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John Humphrys has lost touch with the times. He’s right to call it a day

5 27 44

On the morning it emerged that John Humphrys would leave the Today programme this year after fronting it for 32 years, there were a few moments right at the end that may have reminded some of his listeners why they had longed for that day to come.

There was the faintly incredulous tone with which Humphrys enunciated the words of “heal and shine”, used in a tweet by Yoko Ono. Then there was the moment he effortlessly patronised another young woman, student convenor Ellie Kinney – who, among other things, is a campaigner against nuclear weapons. Humphrys told her she had some “worthy ideas” and asked her if her activism “made her feel better”, adding, “that’s not intended to be insulting”. Classic Humphrys, delivered with a slight undertone of contempt towards anything smacking of idealism.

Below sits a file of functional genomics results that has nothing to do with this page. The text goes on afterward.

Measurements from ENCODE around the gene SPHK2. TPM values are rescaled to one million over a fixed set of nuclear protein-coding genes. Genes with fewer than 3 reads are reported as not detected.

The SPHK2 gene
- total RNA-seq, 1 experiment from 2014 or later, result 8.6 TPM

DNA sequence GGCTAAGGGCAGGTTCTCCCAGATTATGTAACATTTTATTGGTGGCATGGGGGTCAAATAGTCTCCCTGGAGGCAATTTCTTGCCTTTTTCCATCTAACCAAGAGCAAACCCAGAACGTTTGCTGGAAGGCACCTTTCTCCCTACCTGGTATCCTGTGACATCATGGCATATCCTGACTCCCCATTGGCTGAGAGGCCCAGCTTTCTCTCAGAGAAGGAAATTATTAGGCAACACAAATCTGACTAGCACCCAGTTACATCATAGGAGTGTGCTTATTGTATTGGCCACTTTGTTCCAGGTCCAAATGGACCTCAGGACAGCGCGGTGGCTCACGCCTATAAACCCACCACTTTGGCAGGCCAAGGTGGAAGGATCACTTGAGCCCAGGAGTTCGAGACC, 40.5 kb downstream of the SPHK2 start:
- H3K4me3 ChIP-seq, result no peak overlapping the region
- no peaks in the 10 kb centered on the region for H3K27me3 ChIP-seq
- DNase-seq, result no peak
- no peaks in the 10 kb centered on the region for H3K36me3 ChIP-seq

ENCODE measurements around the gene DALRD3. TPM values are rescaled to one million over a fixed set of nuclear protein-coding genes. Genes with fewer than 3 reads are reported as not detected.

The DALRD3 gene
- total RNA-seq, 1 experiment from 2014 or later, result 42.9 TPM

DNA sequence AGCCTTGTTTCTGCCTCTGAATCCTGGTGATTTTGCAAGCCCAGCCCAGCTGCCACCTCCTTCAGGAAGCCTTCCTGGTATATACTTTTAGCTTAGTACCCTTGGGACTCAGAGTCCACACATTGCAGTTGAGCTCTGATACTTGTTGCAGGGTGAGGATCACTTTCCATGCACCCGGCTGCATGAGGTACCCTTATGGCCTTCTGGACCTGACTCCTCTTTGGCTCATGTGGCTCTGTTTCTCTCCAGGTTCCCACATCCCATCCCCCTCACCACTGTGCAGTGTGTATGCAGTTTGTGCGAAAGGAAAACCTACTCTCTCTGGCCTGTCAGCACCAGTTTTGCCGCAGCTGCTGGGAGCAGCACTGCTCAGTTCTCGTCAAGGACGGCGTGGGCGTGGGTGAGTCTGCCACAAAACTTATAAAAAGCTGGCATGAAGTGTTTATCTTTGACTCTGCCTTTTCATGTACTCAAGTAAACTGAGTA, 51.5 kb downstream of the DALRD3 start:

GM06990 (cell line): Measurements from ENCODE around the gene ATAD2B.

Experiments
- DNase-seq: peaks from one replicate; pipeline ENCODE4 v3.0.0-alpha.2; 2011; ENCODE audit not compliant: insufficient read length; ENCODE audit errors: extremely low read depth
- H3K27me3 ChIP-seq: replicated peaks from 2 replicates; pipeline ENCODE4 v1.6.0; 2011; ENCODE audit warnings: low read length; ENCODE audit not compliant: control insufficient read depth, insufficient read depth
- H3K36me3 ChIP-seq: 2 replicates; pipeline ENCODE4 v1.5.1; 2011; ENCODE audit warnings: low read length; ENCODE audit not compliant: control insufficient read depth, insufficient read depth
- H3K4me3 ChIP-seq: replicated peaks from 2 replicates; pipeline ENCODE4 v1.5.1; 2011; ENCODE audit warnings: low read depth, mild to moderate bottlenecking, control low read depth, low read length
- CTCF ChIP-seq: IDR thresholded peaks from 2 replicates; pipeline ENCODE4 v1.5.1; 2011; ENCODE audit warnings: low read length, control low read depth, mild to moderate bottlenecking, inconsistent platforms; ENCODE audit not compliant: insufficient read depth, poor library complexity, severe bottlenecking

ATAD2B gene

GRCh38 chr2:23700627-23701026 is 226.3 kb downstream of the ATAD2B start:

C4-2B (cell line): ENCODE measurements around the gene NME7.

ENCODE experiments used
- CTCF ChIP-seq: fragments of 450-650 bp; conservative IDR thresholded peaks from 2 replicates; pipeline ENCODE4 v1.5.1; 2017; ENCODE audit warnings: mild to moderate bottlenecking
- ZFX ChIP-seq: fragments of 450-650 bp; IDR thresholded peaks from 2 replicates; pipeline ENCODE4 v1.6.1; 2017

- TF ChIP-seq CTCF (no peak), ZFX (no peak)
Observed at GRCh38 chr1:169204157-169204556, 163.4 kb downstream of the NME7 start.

It should be said that Humphrys, the son of a Welsh hairdresser and who left school at 15, has had many highs in a distinguished journalistic career. He was the first reporter on the scene at the Aberfan disaster in 1966. His demolition of former BBC director general George Entwistle – Humphrys’ effective boss at the time – over Jimmy Savile, was forensic and fearless. Fellow BBC radio presenter Libby Purves wrote in the Daily Mail, which broke the story of Humphrys’ departure, that he was the........

© The Guardian